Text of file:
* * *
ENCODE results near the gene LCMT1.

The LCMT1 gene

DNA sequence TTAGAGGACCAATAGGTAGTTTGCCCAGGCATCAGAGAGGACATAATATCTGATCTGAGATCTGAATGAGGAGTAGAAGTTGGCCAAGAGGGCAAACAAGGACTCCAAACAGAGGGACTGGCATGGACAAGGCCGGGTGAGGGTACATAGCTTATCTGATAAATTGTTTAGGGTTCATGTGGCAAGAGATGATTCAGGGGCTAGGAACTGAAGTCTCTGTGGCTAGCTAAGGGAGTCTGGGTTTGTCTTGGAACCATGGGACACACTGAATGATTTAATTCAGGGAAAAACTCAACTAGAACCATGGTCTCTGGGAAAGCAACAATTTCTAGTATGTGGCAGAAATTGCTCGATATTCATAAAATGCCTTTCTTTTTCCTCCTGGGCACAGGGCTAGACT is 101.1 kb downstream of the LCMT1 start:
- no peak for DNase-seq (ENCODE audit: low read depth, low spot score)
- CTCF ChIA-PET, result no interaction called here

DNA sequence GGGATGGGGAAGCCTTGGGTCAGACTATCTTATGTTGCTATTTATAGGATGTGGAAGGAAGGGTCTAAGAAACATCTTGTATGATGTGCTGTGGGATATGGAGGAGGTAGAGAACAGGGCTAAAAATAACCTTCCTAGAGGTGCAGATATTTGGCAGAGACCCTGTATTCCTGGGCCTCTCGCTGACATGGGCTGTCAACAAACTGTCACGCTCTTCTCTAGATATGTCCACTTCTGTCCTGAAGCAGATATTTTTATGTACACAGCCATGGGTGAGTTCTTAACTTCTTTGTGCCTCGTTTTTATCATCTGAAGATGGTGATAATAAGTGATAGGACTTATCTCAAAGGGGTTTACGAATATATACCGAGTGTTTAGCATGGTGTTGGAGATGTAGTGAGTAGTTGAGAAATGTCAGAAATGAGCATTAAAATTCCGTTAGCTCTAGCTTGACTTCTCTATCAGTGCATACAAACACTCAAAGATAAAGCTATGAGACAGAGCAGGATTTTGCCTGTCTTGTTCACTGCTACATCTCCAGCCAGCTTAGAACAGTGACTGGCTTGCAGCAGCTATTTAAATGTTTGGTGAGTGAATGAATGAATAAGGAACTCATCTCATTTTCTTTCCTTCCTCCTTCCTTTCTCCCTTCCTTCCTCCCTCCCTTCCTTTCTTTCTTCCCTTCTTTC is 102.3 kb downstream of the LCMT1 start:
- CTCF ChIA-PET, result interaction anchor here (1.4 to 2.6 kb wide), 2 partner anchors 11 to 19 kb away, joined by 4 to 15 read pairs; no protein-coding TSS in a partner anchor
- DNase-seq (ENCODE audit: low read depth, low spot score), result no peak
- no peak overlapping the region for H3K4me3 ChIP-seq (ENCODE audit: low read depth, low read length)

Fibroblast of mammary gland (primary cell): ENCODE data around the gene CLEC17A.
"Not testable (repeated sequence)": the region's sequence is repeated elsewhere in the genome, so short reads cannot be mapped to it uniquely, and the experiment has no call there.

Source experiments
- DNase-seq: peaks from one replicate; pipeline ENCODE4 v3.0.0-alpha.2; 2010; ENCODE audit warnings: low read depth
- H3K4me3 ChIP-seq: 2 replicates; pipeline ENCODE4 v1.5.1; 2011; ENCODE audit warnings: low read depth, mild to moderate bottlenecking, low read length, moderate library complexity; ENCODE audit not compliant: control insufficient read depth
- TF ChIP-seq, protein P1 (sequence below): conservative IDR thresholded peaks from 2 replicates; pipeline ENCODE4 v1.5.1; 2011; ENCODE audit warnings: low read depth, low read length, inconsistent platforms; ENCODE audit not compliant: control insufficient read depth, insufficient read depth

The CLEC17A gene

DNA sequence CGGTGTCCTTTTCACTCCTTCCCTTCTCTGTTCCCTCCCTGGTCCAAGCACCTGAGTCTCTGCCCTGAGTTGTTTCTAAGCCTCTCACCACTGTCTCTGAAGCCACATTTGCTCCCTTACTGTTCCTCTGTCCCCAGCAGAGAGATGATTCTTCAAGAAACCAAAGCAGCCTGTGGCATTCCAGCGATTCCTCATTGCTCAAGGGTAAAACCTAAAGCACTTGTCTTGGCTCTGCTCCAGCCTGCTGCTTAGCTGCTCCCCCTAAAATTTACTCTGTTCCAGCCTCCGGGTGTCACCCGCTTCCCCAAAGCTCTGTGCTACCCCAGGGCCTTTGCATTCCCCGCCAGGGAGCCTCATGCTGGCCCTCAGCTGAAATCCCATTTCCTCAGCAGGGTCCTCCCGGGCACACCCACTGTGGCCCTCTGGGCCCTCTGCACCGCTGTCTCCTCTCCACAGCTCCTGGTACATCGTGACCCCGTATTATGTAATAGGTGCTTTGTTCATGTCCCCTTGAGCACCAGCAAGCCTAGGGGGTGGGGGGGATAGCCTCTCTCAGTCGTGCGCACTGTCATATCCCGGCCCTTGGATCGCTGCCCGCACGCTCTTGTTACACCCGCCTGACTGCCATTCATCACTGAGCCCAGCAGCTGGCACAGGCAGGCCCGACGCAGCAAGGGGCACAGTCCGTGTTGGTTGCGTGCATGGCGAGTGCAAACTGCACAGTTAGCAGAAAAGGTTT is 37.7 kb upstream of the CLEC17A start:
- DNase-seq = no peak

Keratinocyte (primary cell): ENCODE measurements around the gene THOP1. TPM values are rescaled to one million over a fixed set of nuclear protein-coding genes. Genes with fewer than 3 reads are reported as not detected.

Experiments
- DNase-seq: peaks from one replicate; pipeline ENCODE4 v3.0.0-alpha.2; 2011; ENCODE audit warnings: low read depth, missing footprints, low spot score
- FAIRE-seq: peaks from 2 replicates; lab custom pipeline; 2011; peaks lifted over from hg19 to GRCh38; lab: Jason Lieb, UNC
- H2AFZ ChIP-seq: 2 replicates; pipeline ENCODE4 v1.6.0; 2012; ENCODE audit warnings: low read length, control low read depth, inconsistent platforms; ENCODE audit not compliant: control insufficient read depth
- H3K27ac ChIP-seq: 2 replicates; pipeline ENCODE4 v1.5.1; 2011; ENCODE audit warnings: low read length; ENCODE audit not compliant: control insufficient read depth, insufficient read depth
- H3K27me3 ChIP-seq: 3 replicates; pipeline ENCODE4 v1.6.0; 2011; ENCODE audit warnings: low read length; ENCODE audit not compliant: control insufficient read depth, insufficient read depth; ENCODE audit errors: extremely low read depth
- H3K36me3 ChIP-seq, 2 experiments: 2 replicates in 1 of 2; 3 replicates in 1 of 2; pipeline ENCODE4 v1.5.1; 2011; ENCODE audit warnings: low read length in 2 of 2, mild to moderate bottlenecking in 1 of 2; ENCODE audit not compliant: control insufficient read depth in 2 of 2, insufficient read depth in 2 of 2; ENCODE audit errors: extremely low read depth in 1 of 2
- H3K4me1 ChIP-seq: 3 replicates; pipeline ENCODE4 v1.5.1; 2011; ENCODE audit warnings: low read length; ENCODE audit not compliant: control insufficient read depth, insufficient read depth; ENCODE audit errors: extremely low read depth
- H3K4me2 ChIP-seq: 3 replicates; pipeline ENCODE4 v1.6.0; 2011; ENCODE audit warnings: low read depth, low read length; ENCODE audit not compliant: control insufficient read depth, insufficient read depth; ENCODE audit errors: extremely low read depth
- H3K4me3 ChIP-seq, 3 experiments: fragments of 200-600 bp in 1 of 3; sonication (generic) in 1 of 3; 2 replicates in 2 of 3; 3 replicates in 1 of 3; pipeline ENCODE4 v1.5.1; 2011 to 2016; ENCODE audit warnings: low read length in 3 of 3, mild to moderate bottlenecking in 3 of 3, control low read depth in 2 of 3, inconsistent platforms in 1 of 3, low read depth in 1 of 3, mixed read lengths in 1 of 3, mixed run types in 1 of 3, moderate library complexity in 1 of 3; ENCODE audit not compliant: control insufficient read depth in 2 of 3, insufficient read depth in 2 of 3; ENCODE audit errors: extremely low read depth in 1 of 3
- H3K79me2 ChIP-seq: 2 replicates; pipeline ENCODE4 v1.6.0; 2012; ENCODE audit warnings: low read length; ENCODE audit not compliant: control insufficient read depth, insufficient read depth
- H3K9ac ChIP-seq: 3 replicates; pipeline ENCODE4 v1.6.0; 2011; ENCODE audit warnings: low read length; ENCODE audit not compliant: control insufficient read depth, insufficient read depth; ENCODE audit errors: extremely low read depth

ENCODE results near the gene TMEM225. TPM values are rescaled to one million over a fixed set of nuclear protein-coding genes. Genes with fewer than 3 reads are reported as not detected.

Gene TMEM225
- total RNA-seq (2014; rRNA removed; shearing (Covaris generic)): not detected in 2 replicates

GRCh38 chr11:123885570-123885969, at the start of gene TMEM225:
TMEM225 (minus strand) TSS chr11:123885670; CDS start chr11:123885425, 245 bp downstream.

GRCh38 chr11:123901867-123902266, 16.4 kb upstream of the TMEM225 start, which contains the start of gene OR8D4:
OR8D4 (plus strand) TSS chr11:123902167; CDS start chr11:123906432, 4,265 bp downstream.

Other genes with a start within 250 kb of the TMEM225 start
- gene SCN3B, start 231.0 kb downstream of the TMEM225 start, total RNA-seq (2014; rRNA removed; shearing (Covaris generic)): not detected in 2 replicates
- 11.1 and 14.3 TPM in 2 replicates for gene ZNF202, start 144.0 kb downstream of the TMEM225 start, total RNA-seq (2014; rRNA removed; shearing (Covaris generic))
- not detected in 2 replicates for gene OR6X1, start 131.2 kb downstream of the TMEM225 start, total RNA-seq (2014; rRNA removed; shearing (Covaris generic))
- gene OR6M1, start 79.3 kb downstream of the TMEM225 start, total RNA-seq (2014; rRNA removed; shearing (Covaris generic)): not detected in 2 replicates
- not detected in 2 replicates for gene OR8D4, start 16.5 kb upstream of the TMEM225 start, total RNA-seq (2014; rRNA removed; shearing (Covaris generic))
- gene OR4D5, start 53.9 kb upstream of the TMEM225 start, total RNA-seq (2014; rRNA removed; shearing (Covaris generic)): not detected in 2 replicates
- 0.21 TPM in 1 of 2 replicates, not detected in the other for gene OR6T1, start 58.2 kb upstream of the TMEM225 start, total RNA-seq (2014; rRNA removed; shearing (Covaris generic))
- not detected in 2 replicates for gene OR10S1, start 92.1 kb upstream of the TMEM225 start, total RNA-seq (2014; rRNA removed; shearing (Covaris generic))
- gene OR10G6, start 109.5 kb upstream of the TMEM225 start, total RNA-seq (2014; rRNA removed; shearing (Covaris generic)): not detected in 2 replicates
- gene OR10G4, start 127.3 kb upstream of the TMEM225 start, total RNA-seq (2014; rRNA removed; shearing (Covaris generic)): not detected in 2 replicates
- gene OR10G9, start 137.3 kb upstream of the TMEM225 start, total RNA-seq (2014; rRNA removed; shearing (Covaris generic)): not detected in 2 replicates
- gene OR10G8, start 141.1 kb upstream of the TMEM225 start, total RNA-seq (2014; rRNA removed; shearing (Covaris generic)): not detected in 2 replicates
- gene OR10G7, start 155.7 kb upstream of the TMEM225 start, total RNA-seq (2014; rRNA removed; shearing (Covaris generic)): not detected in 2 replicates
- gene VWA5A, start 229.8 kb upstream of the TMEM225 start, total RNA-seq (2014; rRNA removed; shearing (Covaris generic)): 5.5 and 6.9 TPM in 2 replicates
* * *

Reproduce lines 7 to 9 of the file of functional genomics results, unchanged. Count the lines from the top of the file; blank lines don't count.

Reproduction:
- CTCF ChIA-PET, result interaction anchor here (1.4 to 2.6 kb wide), 2 partner anchors 11 to 19 kb away, joined by 4 to 15 read pairs; no protein-coding TSS in a partner anchor
- DNase-seq (ENCODE audit: low read depth, low spot score), result no peak
- no peak overlapping the region for H3K4me3 ChIP-seq (ENCODE audit: low read depth, low read length)